New study on human-clam relationships informs modern marine resource management | 2/27/2019 | Staff
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A new study on the long-term relationship between humans and clams in B.C."s Salish Sea is helping to inform modern marine resource management.

Researchers from Simon Fraser University and the Hakai Institute have found that since European contact, the combination of beach siltation from industrial logging and the cessation of ancient Indigenous management practices has resulted in small, slow-growing clams similar to those from early post-glacial times.

Years - Terraces - Indigenous - Production

Yet more than 3,500 years ago, clam gardens—intertidal rock-walled terraces built by Indigenous communities—boosted clam production.

Researchers say these findings have significant implications for how we manage clam populations today.

Study - Proceedings - National - Academy - Sciences

The study, published in the Proceedings of the National Academy of Sciences (PNAS), is co-authored by SFU archaeologists Ginevra Toniello and Dana Lepofsky, SFU biologists Gavia Lertzman-Lepofsky and Anne Salomon, and biologist Kirsten Rowell from the University of Colorado.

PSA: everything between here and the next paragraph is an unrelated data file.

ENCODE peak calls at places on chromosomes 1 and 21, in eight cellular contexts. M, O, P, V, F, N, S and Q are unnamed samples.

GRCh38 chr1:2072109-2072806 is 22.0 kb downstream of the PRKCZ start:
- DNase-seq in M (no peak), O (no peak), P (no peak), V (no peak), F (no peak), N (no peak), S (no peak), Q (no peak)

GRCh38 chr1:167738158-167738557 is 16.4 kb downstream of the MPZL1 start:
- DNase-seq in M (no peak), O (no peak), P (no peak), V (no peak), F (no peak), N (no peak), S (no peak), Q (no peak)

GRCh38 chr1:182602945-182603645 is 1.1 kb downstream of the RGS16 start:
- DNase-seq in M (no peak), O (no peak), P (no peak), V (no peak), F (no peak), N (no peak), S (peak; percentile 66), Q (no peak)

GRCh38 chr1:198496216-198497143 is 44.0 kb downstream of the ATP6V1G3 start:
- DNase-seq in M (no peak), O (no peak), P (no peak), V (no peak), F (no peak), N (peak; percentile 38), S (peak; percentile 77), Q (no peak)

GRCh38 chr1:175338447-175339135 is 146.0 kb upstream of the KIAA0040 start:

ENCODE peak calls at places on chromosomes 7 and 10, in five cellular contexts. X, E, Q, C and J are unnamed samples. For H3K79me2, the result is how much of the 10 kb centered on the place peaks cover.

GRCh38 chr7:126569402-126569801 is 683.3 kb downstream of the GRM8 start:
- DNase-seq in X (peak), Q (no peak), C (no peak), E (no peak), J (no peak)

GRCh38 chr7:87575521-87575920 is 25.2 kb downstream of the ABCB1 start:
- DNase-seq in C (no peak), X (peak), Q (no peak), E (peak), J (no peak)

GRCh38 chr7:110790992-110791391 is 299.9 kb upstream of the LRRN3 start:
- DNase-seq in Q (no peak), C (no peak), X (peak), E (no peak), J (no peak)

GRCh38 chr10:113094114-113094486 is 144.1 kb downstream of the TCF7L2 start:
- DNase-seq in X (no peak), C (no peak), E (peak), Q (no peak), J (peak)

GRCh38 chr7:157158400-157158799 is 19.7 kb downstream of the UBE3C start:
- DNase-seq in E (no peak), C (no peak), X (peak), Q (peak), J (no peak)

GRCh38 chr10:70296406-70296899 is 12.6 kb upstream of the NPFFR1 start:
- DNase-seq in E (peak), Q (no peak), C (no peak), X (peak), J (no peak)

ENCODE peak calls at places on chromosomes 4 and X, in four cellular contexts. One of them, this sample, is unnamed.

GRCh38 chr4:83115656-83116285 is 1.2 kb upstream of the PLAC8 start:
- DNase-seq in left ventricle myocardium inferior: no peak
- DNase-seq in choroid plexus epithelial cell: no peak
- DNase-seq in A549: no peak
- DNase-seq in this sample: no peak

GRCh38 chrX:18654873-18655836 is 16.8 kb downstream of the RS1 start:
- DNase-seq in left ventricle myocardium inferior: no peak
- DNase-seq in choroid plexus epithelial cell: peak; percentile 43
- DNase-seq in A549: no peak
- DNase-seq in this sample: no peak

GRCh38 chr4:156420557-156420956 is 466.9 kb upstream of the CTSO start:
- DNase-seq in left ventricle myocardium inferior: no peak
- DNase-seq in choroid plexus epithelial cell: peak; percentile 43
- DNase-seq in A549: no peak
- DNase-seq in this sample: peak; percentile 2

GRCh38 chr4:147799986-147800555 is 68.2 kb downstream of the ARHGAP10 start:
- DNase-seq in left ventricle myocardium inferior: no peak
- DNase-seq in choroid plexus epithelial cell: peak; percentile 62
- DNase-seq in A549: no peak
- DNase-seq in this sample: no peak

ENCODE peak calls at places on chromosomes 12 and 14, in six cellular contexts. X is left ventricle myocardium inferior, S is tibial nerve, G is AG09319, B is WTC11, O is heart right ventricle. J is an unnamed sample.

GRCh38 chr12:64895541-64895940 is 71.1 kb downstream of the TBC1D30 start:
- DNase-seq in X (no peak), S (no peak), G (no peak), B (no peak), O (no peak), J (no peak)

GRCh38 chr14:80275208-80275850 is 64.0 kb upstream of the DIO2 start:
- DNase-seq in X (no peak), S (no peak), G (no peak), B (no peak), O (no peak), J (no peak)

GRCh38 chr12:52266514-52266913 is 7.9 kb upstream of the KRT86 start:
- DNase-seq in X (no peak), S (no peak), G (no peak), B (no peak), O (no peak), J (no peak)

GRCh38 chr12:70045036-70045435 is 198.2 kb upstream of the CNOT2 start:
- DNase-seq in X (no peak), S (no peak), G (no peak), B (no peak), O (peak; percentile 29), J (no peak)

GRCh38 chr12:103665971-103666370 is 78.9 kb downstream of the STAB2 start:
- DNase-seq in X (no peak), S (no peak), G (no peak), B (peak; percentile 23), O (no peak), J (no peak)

The study is one of many initiatives of the "Clam Garden Network," a collective of researchers who are interested in the cultural and ecological importance of clams.

Baselines - Researchers - Processes - Ways - Humans

"Establishing deeper-time baselines will help researchers to fully appreciate dynamic natural processes and the intricate ways in which humans interact with their landscape over the long term," says Toniello.

By measuring growth rings in...
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